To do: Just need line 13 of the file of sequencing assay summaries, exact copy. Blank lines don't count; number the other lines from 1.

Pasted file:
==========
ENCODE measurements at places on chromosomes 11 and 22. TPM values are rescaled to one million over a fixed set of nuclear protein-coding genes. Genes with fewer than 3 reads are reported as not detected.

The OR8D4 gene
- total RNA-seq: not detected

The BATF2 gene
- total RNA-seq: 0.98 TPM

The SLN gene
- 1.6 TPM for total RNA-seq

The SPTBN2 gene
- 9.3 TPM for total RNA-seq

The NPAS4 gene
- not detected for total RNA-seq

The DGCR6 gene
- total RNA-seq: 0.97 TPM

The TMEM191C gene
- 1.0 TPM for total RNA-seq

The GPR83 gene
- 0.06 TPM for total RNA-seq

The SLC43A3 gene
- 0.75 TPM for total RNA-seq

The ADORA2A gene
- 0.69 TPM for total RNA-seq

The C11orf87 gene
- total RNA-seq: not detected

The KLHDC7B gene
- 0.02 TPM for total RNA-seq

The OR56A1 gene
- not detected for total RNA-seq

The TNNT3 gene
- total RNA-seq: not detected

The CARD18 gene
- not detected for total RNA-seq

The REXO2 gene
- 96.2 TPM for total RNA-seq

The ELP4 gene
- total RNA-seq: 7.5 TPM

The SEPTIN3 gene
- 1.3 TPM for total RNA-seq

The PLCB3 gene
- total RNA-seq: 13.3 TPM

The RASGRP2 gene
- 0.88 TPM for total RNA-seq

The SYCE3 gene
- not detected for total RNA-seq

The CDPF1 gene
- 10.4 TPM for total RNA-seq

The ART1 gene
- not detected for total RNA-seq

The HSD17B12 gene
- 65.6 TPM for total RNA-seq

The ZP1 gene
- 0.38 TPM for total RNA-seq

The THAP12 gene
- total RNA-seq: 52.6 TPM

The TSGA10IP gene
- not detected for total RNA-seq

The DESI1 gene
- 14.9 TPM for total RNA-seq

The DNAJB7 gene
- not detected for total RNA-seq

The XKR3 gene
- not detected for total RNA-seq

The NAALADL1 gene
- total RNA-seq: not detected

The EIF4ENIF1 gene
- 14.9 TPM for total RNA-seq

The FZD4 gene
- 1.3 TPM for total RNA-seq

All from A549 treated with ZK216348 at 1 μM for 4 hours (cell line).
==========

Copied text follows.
- total RNA-seq: 0.97 TPM